- Associated Press - Friday, November 13, 2015

MADISON, Wis. (AP) - Democrats and advocacy groups unveiled an alternative campaign finance bill Friday that they admitted had no chance of success in the Republican-controlled Legislature, where a measure reducing disclosure and increasing donation limits is poised to pass.

The bill up for a final vote Monday in the Assembly also makes clear that candidates can coordinate with issue advocacy groups, as the state Supreme Court said in a July ruling that they could.

The Assembly also plans to pass a bill Monday doing away with the state’s nonpartisan Government Accountability Board, which oversees elections, campaign finance, ethics and lobbying laws.

It would be replaced with one commission overseeing ethics, campaign finance and lobbying, with another in charge of elections. The ethics commission would include two retired judges and an equal number of partisan appointees. The elections commission would be made up of an equal number of Democratic and Republican appointees.

Once both pass the Assembly as anticipated, they will go to Gov. Scott Walker, who is expected to sign them into law.

Democrats and others who gathered Friday for one last push against the proposals admitted they didn’t have the votes to stop them, but said it was important to at least outline an alternative approach to updating the campaign finance laws in reaction to recent state and federal court rulings.

Democrats generally support maintaining the GAB in its current form and have not put forward an alternative to the Republican plan doing away with the board.

Rep. Terese Berceau, a Madison Democrat who introduced the alternative campaign finance bill, said Republicans were “clubbing us over the head” with their proposal.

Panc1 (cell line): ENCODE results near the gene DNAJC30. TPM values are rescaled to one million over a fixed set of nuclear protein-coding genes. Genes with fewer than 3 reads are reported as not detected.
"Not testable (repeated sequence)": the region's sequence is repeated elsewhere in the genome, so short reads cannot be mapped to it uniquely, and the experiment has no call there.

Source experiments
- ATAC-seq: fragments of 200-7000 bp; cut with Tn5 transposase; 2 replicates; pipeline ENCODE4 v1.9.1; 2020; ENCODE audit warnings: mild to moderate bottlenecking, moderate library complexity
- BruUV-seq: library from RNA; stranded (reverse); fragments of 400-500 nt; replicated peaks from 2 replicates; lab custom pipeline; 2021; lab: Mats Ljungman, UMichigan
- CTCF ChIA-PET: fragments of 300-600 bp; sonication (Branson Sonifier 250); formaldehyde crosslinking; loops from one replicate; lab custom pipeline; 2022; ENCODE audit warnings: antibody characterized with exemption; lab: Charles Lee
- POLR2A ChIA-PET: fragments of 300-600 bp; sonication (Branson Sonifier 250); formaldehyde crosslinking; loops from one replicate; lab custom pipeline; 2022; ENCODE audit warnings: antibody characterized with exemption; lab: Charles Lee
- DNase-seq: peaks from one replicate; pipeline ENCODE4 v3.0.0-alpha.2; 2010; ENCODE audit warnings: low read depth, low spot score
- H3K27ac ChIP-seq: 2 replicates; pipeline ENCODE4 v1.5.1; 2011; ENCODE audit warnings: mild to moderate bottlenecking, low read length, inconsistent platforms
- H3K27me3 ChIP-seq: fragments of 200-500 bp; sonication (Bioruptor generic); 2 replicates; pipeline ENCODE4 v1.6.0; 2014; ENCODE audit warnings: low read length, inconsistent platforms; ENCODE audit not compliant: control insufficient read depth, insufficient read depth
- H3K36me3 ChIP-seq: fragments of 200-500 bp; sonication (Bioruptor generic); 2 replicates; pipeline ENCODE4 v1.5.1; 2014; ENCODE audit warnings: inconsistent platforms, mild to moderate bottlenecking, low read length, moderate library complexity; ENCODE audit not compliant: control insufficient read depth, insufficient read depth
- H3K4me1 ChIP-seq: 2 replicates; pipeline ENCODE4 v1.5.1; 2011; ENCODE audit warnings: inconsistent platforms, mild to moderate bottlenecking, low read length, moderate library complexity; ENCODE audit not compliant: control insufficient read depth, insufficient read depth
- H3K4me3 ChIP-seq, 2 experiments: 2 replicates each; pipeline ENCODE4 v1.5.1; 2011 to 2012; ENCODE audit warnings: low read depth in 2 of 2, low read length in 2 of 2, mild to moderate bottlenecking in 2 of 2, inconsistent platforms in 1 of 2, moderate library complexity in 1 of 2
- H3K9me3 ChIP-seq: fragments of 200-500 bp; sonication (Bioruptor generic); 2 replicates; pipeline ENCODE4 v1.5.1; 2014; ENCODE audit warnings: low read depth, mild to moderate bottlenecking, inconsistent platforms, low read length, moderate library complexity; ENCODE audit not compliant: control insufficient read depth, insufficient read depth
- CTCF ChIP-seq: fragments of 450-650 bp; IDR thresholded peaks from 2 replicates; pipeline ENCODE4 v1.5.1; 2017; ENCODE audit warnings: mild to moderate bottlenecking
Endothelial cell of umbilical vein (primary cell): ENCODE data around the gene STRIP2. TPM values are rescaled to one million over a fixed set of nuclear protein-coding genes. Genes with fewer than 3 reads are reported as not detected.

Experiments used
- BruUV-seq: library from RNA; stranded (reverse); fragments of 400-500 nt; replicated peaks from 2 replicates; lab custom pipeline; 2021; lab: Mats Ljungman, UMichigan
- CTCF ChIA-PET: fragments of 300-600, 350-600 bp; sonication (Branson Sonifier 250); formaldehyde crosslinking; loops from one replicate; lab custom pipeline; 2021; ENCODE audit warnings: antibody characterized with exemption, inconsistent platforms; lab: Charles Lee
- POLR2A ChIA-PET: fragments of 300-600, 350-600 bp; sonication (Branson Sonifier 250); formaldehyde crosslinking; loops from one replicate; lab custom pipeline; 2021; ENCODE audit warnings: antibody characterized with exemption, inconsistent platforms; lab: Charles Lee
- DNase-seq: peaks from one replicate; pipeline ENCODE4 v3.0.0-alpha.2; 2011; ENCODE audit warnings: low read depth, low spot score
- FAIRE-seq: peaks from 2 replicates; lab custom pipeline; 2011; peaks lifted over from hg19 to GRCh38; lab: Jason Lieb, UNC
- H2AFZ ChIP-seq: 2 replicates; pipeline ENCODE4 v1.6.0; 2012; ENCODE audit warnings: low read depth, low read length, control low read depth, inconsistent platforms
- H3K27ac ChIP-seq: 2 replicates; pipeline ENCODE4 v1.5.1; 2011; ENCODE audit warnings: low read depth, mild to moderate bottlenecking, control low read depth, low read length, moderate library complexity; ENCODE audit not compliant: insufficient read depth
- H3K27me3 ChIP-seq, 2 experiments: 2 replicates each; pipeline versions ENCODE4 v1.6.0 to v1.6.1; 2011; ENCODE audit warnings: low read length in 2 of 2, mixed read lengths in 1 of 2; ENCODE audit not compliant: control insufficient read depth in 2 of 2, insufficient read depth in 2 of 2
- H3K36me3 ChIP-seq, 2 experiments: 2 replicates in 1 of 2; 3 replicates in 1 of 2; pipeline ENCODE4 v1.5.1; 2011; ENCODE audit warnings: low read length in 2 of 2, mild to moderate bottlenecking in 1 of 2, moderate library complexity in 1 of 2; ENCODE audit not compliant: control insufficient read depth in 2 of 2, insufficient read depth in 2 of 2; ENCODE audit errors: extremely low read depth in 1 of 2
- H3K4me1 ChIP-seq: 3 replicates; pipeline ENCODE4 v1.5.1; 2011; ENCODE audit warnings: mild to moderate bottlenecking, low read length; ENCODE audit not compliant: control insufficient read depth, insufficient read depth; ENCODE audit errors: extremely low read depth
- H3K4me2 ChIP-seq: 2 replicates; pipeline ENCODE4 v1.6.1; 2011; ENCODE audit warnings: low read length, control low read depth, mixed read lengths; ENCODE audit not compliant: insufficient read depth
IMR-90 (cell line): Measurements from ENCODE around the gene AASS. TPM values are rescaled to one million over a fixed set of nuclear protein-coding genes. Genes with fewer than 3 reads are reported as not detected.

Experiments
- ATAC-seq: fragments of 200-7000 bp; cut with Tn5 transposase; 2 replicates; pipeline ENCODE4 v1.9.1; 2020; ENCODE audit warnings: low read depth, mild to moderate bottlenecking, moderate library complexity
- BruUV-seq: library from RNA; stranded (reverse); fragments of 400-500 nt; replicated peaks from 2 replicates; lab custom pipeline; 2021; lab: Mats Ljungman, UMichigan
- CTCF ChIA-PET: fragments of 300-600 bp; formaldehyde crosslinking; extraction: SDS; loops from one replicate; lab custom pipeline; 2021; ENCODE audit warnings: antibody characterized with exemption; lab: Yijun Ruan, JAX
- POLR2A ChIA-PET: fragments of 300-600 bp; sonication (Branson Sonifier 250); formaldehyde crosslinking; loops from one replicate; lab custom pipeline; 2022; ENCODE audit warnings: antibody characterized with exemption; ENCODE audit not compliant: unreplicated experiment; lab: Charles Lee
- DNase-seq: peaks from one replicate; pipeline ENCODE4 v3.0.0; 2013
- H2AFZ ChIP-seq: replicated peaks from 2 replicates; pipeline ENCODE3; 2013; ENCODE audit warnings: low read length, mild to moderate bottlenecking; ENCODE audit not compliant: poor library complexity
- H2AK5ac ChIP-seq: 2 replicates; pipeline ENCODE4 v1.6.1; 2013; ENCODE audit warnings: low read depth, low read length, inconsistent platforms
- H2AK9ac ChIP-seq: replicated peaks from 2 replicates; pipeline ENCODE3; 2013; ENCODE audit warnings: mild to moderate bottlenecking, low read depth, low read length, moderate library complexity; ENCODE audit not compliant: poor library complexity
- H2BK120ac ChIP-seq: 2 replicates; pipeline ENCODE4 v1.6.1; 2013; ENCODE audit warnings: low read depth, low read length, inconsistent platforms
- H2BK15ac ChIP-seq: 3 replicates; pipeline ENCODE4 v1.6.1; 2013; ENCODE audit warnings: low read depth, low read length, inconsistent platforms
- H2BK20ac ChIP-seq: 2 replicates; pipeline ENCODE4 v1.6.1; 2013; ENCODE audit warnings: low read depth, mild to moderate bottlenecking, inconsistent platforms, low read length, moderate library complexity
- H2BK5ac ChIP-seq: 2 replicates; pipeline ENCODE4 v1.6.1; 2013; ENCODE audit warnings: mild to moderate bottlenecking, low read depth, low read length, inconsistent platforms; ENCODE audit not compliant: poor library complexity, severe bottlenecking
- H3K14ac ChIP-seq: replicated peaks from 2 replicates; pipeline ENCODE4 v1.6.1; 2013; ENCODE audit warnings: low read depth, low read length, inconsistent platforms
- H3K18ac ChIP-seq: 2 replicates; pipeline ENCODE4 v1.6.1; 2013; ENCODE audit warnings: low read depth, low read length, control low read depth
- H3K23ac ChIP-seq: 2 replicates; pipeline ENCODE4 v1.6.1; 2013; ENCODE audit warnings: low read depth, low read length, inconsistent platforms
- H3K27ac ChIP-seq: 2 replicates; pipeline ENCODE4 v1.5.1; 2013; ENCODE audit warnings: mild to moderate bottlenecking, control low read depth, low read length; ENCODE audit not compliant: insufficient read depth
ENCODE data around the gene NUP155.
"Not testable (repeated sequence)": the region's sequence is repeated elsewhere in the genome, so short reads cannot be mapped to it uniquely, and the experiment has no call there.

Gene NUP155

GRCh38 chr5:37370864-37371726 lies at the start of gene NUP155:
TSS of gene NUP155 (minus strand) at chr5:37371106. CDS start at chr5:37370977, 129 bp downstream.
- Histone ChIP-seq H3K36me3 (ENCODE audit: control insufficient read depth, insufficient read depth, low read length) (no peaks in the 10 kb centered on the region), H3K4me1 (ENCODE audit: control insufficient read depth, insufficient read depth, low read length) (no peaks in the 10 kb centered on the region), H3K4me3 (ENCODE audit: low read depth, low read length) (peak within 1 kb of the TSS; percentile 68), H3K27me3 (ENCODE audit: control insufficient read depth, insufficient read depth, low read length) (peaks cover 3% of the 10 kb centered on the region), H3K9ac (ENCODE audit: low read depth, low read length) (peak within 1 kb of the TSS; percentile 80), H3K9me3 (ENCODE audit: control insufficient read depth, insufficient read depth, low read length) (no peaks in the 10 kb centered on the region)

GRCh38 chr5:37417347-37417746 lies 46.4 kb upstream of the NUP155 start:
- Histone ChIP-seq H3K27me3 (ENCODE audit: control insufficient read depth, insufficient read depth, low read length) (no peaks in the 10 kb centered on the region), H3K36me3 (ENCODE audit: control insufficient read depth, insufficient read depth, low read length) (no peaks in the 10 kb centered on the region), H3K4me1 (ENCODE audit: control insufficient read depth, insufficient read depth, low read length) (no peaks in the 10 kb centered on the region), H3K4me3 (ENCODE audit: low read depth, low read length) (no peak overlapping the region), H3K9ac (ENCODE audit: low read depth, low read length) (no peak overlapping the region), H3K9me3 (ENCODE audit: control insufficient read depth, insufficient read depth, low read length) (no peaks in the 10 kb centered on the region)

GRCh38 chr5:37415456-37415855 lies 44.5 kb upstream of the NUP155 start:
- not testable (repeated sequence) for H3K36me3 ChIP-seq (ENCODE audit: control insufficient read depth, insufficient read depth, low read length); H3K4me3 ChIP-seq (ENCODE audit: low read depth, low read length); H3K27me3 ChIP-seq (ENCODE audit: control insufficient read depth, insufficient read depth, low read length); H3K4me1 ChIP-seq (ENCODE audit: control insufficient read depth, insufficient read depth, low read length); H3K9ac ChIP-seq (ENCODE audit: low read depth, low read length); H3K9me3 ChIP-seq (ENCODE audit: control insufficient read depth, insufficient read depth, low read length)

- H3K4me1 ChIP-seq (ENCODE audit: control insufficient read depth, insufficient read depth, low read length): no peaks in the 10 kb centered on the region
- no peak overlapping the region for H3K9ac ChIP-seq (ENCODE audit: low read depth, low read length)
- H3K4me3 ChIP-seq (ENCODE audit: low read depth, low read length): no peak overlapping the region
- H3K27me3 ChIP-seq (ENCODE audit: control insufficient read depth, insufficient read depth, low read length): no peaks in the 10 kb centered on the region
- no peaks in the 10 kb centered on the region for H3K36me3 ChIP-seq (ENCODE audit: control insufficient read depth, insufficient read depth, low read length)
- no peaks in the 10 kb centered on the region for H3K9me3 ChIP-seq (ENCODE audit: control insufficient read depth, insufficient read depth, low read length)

“We have, clearly, the arrogance of power,” she said. “They don’t need our votes. They don’t care.”

The campaign finance bill has only two Republican sponsors - Assembly Speaker Robin Vos and Senate Majority Leader Scott Fitzgerald. The Senate passed it 17-15, with Republican Sen. Rob Cowles joining all Democrats in opposition.

“It is unfortunate that Democrats are stuck in a never-ending hyperbole trying to undermine numerous court rulings and our First Amendment rights,” said Vos’s spokeswoman Kit Beyer. “On Monday, free speech will prevail.”

The Republicans’ campaign finance bill, taken together with the reorganization of the GAB, will significantly change the flow of money into Wisconsin elections, the oversight of that activity and how ethics laws are enforced.

Republican backers say the changes are about protecting free speech rights in elections. They also say problems with the current Government Accountability Board need to be addressed, and the campaign finance law needed to be updated following recent federal and state court rulings striking down significant portions as unconstitutional.

But their campaign finance proposal does more than what the courts ordered. Democrats said Friday their measure was in line with the court rulings, while keeping other reporting and disclosure requirements in place that Republicans do away with.

The Republican bill would double from $10,000 to $20,000 the amount individuals can give to candidates for statewide office and make clear candidates can coordinate with outside issue advocacy groups. Coordination with groups that expressly advocate for the election or defeat of a candidate would still be banned, but the prohibited activities would be narrowed.

The Republican bill also would do away with a requirement that people who give more than $100 to political campaigns disclose who they work for. That change, opponents argue, will make it more difficult to determine when employees may have been coerced by their employers to give to a particular candidate.

The Democratic bill doesn’t make any of those changes. Berceau said no one is asking for the changes being sought by Republicans. Wisconsin Right to Life and Wisconsin Manufacturers and Commerce, the state chamber of commerce, are the only groups registered in support of the measure.

Those in opposition include the League of Women Voters, Common Cause in Wisconsin, Planned Parenthood, and the Wisconsin state AFL-CIO.


Follow Scott Bauer on Twitter at https://twitter.com/sbauerAP . His work can be found at https://bigstory.ap.org/content/scott-bauer

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